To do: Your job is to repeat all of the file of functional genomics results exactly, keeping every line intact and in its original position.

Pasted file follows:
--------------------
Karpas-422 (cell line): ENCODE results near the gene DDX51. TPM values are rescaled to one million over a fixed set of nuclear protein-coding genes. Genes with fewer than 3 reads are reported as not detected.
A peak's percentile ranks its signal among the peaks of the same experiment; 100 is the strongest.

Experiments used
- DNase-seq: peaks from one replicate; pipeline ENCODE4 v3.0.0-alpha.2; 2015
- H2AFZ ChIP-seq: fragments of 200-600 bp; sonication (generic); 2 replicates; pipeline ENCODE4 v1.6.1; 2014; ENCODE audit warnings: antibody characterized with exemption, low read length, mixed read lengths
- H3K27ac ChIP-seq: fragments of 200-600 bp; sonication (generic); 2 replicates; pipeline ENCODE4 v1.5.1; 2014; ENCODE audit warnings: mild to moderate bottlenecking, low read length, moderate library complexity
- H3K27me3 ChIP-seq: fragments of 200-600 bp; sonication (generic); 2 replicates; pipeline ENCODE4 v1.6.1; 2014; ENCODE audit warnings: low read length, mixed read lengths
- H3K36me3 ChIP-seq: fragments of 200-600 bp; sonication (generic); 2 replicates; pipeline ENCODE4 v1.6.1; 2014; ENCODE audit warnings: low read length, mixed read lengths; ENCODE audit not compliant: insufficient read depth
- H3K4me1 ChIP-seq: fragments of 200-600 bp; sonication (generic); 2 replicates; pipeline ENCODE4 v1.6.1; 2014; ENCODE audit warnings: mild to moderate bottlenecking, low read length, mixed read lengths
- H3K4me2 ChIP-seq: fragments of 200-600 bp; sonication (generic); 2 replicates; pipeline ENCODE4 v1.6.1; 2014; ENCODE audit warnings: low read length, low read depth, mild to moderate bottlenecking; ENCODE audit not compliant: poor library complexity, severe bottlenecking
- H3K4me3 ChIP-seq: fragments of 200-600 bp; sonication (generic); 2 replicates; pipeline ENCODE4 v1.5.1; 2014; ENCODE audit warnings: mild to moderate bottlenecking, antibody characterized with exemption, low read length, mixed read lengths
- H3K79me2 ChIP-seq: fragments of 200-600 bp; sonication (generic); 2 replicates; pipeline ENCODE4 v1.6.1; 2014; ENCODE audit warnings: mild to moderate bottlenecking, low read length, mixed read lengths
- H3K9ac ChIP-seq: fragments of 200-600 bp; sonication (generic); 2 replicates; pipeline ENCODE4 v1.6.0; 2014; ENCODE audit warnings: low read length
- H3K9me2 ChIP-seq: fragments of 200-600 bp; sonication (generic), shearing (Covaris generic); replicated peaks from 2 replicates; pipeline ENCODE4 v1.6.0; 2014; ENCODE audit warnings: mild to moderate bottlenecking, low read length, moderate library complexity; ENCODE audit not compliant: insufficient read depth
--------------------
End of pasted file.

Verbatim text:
Karpas-422 (cell line): ENCODE results near the gene DDX51. TPM values are rescaled to one million over a fixed set of nuclear protein-coding genes. Genes with fewer than 3 reads are reported as not detected.
A peak's percentile ranks its signal among the peaks of the same experiment; 100 is the strongest.

Experiments used
- DNase-seq: peaks from one replicate; pipeline ENCODE4 v3.0.0-alpha.2; 2015
- H2AFZ ChIP-seq: fragments of 200-600 bp; sonication (generic); 2 replicates; pipeline ENCODE4 v1.6.1; 2014; ENCODE audit warnings: antibody characterized with exemption, low read length, mixed read lengths
- H3K27ac ChIP-seq: fragments of 200-600 bp; sonication (generic); 2 replicates; pipeline ENCODE4 v1.5.1; 2014; ENCODE audit warnings: mild to moderate bottlenecking, low read length, moderate library complexity
- H3K27me3 ChIP-seq: fragments of 200-600 bp; sonication (generic); 2 replicates; pipeline ENCODE4 v1.6.1; 2014; ENCODE audit warnings: low read length, mixed read lengths
- H3K36me3 ChIP-seq: fragments of 200-600 bp; sonication (generic); 2 replicates; pipeline ENCODE4 v1.6.1; 2014; ENCODE audit warnings: low read length, mixed read lengths; ENCODE audit not compliant: insufficient read depth
- H3K4me1 ChIP-seq: fragments of 200-600 bp; sonication (generic); 2 replicates; pipeline ENCODE4 v1.6.1; 2014; ENCODE audit warnings: mild to moderate bottlenecking, low read length, mixed read lengths
- H3K4me2 ChIP-seq: fragments of 200-600 bp; sonication (generic); 2 replicates; pipeline ENCODE4 v1.6.1; 2014; ENCODE audit warnings: low read length, low read depth, mild to moderate bottlenecking; ENCODE audit not compliant: poor library complexity, severe bottlenecking
- H3K4me3 ChIP-seq: fragments of 200-600 bp; sonication (generic); 2 replicates; pipeline ENCODE4 v1.5.1; 2014; ENCODE audit warnings: mild to moderate bottlenecking, antibody characterized with exemption, low read length, mixed read lengths
- H3K79me2 ChIP-seq: fragments of 200-600 bp; sonication (generic); 2 replicates; pipeline ENCODE4 v1.6.1; 2014; ENCODE audit warnings: mild to moderate bottlenecking, low read length, mixed read lengths
- H3K9ac ChIP-seq: fragments of 200-600 bp; sonication (generic); 2 replicates; pipeline ENCODE4 v1.6.0; 2014; ENCODE audit warnings: low read length
- H3K9me2 ChIP-seq: fragments of 200-600 bp; sonication (generic), shearing (Covaris generic); replicated peaks from 2 replicates; pipeline ENCODE4 v1.6.0; 2014; ENCODE audit warnings: mild to moderate bottlenecking, low read length, moderate library complexity; ENCODE audit not compliant: insufficient read depth